2. Lets be serious. Everyone wants to think their motorcycle is "The best." What does that mean? I would have to estimate that I have owned over 20 motorcycles and ridden a few hundred models and brands over the years. I wouldn't call any of them "the best." Yes, maybe they were best sportbike in a given year, or mid-size touring model, or trail bike at that moment. But each and everyone of them had room for improvement. So what would make a Harley-Davidson the best? Best should be defined as a motorcycle that suits YOU and your primary use for it. I think if you got right down to it, most of the people that were saying this to me felt it had the best "image." Sure, image is a part of it. Should it be the primary basis for the decision? I think not......
  3. So all your friends ride Harleys? This is easy. So what? If their not paying for it for you, it is a moot point and a free country.
  4. They are not the oldest motorcycle company. If they are, it would only be by a few months based on some quick research on my part. Are they the oldest original motorcycle manufacturer in the USA. Yes. Company history is not always a good reference point. Harley is a company who's product's success depends very heavily on nostalgia. That is all well and good, except it has also slowed and restricted their ability to innovate. Their customers are looking for a specific image and experience. If they vary too much and to quickly from this their long term customers can get a bit cranky. The introduction of the "Evolution" engine first stirred this sentiment up. One of my motorcycles is a BMW. They suffer from the same restrictive thinking to some degree. 
  5. A very select few motorcycles are a "good investment." These are usually vintage items that belong to marques that no longer exist. Time has established them as a good investment. There was a time in the early to mid 90's when there was some truth to this. It was much like the the investment surge the Dutch saw in the 1600s called "Tulipmania." It ended and those who over invested lost out. Production, for the most part, has caught up with demand. This always softens the price of a product. Additionally, a lazy economy causes non-essential items like a motorcycle to receive the domestic axe before other items. Unless you are very knowledgeable about the motorcycle industry. Do not buy a motorcycle as a serious investment. You'll end up unhappy.
  6. The "Jap Junk" theory is a typical defense mechanism. However, the Japanese don't make junk. I've watched firsthand what countless customers have done to their Japanese cars and motorcycles. I know what I've done to them! In spite of the neglect and abuse dished out to these well engineered units, they are hard to kill. I've seen them run out of oil, run with 2-stroke oil in the crankcase, ridden without air filters and revved off of the tachometer endlessly. For the most part, they always come back for more. I don't think too many Harley-Davidsons (or a BMW for that matter) would take the abuse the average Japanese motorcycle would take. As a new rider do you want durability and reliability? I would sure think so.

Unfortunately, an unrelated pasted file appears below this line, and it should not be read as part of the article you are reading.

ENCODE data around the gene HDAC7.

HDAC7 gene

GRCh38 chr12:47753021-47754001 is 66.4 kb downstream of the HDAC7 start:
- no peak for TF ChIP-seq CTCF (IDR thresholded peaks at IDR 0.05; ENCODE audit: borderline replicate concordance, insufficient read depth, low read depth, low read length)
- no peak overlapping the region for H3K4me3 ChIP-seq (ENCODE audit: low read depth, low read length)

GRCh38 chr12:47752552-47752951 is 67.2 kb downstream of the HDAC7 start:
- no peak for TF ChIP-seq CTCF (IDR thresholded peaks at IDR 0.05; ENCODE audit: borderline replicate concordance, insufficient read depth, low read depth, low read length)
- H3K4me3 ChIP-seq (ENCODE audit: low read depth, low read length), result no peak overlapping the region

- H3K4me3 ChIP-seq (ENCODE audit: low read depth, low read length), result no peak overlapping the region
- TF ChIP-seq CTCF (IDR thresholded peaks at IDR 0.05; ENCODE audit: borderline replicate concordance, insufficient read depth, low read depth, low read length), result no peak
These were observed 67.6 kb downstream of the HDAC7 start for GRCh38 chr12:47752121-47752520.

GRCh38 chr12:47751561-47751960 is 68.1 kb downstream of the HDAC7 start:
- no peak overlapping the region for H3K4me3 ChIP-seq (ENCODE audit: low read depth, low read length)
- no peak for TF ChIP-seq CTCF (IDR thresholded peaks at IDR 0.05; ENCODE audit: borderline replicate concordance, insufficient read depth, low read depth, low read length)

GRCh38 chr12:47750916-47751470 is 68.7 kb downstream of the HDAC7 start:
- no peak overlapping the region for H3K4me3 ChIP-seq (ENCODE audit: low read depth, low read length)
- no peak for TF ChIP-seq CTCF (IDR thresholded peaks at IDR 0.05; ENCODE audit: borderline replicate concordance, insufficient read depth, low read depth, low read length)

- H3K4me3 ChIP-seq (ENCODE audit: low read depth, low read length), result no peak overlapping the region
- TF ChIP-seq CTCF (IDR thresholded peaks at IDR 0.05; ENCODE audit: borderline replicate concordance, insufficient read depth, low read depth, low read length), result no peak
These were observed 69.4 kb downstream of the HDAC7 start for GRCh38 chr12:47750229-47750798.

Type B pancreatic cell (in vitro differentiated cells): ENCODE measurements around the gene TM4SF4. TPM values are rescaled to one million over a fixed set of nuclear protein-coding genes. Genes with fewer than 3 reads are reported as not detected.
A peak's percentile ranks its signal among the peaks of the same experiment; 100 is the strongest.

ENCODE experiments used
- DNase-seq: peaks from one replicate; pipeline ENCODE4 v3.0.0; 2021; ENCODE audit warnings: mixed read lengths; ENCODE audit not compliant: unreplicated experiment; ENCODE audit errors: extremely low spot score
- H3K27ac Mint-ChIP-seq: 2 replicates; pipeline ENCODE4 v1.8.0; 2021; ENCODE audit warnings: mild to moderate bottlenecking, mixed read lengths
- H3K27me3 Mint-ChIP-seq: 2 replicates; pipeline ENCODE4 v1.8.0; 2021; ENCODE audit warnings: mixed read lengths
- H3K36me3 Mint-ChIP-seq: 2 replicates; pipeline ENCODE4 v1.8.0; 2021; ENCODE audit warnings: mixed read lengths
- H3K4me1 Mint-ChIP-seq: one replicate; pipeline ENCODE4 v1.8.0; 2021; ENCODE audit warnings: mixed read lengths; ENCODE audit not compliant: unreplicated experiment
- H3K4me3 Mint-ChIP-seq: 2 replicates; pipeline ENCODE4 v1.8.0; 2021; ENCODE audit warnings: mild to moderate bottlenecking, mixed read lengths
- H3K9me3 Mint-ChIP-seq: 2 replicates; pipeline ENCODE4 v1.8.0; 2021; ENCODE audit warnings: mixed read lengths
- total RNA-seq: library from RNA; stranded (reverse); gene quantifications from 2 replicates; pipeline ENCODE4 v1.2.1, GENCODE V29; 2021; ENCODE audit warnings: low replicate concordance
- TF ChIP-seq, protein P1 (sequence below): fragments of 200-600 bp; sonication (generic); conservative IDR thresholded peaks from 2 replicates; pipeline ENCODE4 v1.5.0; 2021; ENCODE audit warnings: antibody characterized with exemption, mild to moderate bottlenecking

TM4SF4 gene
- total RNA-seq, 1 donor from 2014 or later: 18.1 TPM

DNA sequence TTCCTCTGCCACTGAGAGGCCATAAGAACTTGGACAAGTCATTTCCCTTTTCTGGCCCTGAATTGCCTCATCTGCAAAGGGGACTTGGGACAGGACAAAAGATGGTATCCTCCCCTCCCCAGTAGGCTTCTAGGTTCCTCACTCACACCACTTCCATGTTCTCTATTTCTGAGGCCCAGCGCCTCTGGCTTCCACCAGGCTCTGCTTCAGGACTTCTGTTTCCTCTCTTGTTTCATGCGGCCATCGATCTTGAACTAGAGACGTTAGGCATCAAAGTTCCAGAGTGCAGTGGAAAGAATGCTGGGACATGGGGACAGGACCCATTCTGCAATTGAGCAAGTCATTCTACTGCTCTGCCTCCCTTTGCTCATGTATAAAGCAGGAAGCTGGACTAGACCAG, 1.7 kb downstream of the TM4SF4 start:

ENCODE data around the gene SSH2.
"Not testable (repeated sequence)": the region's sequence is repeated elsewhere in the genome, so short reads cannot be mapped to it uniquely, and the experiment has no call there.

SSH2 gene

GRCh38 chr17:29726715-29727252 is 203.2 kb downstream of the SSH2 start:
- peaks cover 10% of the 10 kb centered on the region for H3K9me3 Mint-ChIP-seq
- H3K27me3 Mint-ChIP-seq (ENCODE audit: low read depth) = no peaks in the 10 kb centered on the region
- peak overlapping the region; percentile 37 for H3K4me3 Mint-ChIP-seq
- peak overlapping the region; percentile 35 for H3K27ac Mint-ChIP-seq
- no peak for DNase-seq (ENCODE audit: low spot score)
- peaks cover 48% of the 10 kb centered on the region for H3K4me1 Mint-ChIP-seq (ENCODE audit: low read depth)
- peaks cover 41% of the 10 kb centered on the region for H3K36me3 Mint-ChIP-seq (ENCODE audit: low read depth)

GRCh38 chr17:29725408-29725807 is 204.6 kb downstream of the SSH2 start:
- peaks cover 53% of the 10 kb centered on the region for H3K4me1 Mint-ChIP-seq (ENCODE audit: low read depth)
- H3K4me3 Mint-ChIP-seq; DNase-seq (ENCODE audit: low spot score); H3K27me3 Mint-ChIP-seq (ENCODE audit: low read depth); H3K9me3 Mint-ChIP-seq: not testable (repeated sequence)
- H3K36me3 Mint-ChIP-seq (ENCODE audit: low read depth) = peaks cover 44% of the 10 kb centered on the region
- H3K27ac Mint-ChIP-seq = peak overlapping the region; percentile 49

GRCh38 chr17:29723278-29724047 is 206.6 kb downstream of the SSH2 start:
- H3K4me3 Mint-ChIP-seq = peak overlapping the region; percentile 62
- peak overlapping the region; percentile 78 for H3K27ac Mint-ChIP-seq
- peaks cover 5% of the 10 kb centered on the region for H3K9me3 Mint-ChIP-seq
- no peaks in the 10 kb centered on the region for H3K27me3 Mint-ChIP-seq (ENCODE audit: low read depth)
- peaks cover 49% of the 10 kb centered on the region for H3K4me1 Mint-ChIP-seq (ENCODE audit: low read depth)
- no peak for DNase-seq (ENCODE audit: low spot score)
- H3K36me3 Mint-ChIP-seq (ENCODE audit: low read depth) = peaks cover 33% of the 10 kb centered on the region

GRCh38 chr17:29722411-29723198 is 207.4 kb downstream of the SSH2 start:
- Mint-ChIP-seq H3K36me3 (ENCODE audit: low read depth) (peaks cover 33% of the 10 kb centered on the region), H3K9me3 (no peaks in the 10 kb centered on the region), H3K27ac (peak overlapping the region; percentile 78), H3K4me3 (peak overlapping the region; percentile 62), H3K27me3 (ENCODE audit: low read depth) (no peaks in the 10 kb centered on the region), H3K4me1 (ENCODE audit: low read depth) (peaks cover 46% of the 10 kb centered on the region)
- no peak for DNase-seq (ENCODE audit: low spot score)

7. "I don't want to start out small." I've heard this used by dealers and I really disagree with it on a couple of levels. First of all you are a new rider. You are going to be learning on this motorcycle. Yes, it will probably fall over a time or to and you will make mistakes on it. Additionally, how do you REALLY KNOW what you want in a motorcycle. What point of reference do you have? It took me several years to know. I now know very specifically what I want a motorcycle to do. The good news for the new rider is, "ignorance is bliss." Anything will be fun for awhile and that is what it should be. It should be something that is fun and not intimidating to ride. Rider Education students are quite surprised when they find out that most bikes used in training only weigh about 300 pounds. The weight for an 883 Harley-Davidson, which is the smallest V-twin they make, is about 500 pounds. Plus, you need to consider the balance of the bike. Where is the Center of Gravity (CoG)? Bikes will feel heavier or lighter based on this. The reality is that you will learn more about your skills, motorcycling and what you want from a bike. This will happen because you are not being overwhelmed with a 500 - 700 pound motorcycle. As a new rider you will "manage" a larger bike and not truly learn to ride it. Why tie up money on a hunch or the pursuit of an image? Ride and learn what you like and want, make some mistakes and then move on up. As for losing money. Most likely you will not sell it for what you paid for it. So what? You had use of it. You learned from it. What price is that worth? From my 10 years in dealerships and my 24 years as an Instructor I can tell you there are always people looking for a good small "starter" bike. There should be a demand for the bike when you sell it.

The bottom line is that this is YOUR decision. That means you reap the rewards for your decision and you endure the consequences. Make the decision with complete honesty to yourself.

Think of it this way. If you own a few bikes before you buy the bike of your dreams and all that happened was that you waited a little while and spent a little extra money then it was worth it. In the long run you probably save some money. Plus, you got to ride a few different bikes, became a better rider and you are still here to enjoy it.

Article by: Tom Burklow